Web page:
Cloud Security Report: It's Still Misconfiguration, Misconfiguration ...
Misconfiguration was still the No. 1 cause of cloud security incidents last year, says a report from Check Point Software Technologies.
Check Point said the study "revealed that cloud security incidents were up 10 percent from the previous year with 27 percent of organizations now citing misconfiguration, way ahead of issues like exposed data or account compromise."
Misconfiguration mishaps have been a thorny security problem for years, with user settings often leaving data exposed to the world on cloud storage buckets, for just one example.
As we reported last year in the article "Misconfigurations Continue to Plague Cloud Security, New Reports Say", the problem was especially prevalent years ago when Amazon Web Services (AWS) was bedeviled by a series of high-profile and highly publicized data breaches due to user misconfigurations. Many misconfigurations allowed access to S3 buckets, while others had to do with firewall misconfigurations.
AWS and other cloud giants fought the problem with user education and guidance, publicity and what tweaks they could make to keep users from sabotaging themselves, but as this new report shows, mitigation efforts have been less than totally successful.
The misconfiguration issue was one of three main highlights of the report as called out by Check Point:
- Organizations are continuing to adopt the cloud, with over 25 percent of respondents reporting 50 percent of their workloads in the cloud.
- Surveyed companies are still struggling with the lack of expertise that bridges security and DevOps. Only 16 percent of respondents have comprehensive DevSecOps in place, with 37 percent starting to incorporate some aspect of DevSecOps within the organization.
- Managing multiple cloud vendors has created a greater complexity than first imagined with misconfiguration seen as the number one security related incident.
Furthermore, the Education/Research sector was hardest hit by cyberattacks in 2021, reveals the company's 2022 Cloud Security Report, based on a survey of 775 cybersecurity professionals.
"Cyberattacks are up by an average of 50 percent since we issued our last annual report, with the education and research sector suffering the biggest blow, averaging 1,605 attacks every single week throughout the year," the report says. "As predicted, the infamous SolarWinds breach appears to have kickstarted a trend of supply chain attacks that have persisted throughout the year, showing no signs of slowing down."
As the above graphic shows, the Software Vendor category shows the largest year-on-year growth, increasing 146 percent. "The rise in attacks against software vendors goes hand-in-hand with the ever-growing trend of software supply chain attacks observed during 2021," the company said.
Other findings show the top malicious file types in web and email, both vectors led by .exe, .pdf and .doc file types (discounting "other"):
"The charts above indicate that the email attack vector has steadily established itself as a favorite, compared to slowly diminishing use of websites to distribute malware payloads since the beginning of 2020," the report says. "Whether used in a targeted attack, or as part of an opportunistic campaign by a novice attacker, email-based attacks allow for the easy distribution of malware to a wide array of targets and corporations.
"One of the reasons for this rise in email-based attacks is the massive number of high-profile campaigns sponsored and run by large crime groups, who distribute the most prominent malware families today, such as TrickBot, Dridex, Qbot, IcedID, or Emotet. Once these gangs realized the effectiveness of spam campaigns with malicious Office document attachments, they used it almost exclusively as their main infection vector into new networks."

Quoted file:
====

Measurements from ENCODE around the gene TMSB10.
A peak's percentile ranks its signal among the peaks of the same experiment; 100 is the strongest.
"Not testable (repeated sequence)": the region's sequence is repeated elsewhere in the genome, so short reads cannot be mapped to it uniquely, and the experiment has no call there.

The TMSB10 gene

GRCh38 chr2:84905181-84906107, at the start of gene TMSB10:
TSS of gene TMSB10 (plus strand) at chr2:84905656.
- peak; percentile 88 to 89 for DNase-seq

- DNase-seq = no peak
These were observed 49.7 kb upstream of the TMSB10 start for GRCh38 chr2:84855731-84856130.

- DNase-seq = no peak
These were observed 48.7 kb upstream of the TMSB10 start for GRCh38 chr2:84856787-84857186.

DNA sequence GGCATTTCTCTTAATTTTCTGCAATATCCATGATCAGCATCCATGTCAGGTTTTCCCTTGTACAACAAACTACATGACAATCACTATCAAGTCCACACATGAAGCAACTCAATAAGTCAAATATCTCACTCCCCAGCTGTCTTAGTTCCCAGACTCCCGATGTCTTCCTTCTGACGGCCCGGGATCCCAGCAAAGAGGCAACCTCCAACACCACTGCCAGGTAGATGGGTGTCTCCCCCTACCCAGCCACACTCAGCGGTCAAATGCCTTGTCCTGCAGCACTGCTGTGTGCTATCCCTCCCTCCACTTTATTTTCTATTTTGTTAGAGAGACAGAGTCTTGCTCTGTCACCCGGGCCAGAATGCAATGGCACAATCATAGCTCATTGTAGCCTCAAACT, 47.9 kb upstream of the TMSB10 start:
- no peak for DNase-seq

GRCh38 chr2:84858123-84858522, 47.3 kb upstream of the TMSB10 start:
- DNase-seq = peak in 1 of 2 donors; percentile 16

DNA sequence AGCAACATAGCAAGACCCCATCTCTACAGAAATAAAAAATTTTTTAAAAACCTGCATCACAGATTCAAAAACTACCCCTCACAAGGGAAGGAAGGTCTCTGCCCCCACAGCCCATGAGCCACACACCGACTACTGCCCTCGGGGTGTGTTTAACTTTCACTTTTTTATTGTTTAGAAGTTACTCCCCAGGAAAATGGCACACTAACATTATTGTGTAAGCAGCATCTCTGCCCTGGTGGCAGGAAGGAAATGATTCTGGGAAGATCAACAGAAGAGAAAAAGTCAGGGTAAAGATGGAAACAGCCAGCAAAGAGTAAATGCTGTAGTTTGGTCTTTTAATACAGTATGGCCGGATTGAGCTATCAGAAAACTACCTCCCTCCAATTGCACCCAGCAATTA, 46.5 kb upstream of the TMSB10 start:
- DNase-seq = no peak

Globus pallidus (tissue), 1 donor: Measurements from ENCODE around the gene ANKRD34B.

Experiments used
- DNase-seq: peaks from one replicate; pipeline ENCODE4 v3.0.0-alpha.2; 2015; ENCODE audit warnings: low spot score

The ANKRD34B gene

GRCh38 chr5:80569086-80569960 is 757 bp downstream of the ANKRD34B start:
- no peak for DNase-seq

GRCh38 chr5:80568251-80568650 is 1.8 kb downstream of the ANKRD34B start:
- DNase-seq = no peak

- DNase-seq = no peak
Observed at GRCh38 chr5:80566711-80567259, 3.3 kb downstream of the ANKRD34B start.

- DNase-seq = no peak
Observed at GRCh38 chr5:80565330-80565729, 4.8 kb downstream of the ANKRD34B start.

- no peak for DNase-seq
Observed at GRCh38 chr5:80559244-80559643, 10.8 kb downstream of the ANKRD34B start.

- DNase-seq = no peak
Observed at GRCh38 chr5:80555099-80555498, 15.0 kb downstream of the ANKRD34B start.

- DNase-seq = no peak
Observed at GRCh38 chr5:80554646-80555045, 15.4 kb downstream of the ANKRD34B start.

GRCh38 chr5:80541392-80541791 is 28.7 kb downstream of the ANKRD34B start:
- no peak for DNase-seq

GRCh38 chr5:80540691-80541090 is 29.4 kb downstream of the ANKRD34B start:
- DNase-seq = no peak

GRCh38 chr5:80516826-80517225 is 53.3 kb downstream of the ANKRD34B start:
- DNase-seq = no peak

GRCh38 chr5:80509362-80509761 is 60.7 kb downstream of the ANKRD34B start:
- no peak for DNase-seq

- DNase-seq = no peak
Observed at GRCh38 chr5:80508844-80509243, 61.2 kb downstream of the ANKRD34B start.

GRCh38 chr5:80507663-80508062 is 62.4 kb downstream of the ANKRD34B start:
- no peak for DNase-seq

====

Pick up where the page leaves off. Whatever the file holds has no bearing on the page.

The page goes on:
Continuing the email vs. web comparison, this graphic shows comparative distribution protocols during 2019, 2020 and 2021:
While all of the above came from just the Global Statistics segment of the comprehensive report, other chapters focused on major events and trends in 2021, an exploration of the revival of Emotet malware, high-profile global vulnerabilities, advice for achieving better security and a description of malware families.
"As organizations continue to adopt the cloud, with 35 percent running more than 50 percent of their workloads on the likes of Azure, AWS, and GCP, they struggle to manage the complexity of securing their cloud infrastructures across multiple cloud platforms, while also suffering a cyber-skills and knowledge shortage," Check Point said in a March 2 news release.
Furthermore: "Organizations are struggling to bring security into the DevOps cycle, compounded by a skills shortage witnessed by 45 percent of companies. Only 16 percent of respondents said they had comprehensive DevSecOps in place and 37 percent were just starting to implement DevSecOps into their cloud application development process.
"Further adding to the complexity of multi-cloud security, respondents ranked ensuring data protection and privacy for each environment at 57 percent, having the right skills to deploy and manage a complete solution across all cloud environments at 56 percent, and understanding service integration options at 50 percent.
"There is also an increasing need to deploy application protection in the cloud with this capability going up by 11 percent in the last year to become the 3rd highest area of focus, quoted by 53 percent of the survey sample. According to the report, 57 percent of respondents say that they expect to run more than half their workloads in the cloud within the next 12 to 18 months and, of those, some 76 percent were using two or more cloud providers."
David Ramel is an editor and writer for Converge360.